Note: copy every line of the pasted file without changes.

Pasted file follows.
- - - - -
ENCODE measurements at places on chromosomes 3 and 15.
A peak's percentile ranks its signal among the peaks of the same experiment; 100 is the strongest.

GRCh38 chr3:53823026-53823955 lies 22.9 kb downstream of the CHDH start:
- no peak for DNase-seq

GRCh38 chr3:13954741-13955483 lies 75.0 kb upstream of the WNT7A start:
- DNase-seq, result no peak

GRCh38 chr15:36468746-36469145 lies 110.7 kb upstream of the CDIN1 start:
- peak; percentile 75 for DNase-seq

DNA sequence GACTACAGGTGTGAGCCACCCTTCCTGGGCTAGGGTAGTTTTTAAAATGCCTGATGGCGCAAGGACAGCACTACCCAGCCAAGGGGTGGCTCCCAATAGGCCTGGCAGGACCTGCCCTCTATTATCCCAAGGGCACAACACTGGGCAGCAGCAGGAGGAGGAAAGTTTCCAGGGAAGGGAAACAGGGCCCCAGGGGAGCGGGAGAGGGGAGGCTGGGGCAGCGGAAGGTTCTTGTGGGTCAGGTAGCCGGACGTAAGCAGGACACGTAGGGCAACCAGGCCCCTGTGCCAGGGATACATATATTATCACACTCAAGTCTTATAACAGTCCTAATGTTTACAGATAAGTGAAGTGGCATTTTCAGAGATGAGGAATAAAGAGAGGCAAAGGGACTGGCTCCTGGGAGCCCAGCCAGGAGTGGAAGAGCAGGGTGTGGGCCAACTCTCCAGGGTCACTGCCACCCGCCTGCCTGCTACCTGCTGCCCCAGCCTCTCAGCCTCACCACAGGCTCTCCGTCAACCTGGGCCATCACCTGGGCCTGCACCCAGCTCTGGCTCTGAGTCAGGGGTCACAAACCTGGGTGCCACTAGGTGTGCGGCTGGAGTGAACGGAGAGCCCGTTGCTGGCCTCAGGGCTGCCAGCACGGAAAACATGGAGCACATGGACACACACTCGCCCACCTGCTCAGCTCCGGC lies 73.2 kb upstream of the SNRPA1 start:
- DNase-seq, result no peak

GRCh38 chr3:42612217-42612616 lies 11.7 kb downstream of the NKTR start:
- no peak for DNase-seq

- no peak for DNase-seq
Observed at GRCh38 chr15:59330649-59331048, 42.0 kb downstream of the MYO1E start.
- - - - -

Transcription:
ENCODE measurements at places on chromosomes 3 and 15.
A peak's percentile ranks its signal among the peaks of the same experiment; 100 is the strongest.

GRCh38 chr3:53823026-53823955 lies 22.9 kb downstream of the CHDH start:
- no peak for DNase-seq

GRCh38 chr3:13954741-13955483 lies 75.0 kb upstream of the WNT7A start:
- DNase-seq, result no peak

GRCh38 chr15:36468746-36469145 lies 110.7 kb upstream of the CDIN1 start:
- peak; percentile 75 for DNase-seq

DNA sequence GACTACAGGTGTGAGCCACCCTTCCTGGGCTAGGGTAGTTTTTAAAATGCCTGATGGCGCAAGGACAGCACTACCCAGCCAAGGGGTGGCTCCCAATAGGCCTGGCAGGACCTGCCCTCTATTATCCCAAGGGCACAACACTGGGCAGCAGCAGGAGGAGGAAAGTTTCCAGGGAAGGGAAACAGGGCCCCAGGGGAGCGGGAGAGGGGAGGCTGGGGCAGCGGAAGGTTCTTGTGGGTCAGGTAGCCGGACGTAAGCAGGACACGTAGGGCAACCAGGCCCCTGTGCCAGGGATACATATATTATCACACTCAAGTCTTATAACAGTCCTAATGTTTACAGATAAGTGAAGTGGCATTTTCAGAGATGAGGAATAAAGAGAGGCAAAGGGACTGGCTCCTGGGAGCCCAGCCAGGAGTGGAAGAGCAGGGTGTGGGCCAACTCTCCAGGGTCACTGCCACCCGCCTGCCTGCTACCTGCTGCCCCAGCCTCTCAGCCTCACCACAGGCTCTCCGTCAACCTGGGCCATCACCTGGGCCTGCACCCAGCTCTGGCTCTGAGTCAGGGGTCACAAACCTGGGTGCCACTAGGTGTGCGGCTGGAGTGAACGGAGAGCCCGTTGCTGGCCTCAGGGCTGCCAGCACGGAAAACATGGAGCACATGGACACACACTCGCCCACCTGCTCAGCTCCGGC lies 73.2 kb upstream of the SNRPA1 start:
- DNase-seq, result no peak

GRCh38 chr3:42612217-42612616 lies 11.7 kb downstream of the NKTR start:
- no peak for DNase-seq

- no peak for DNase-seq
Observed at GRCh38 chr15:59330649-59331048, 42.0 kb downstream of the MYO1E start.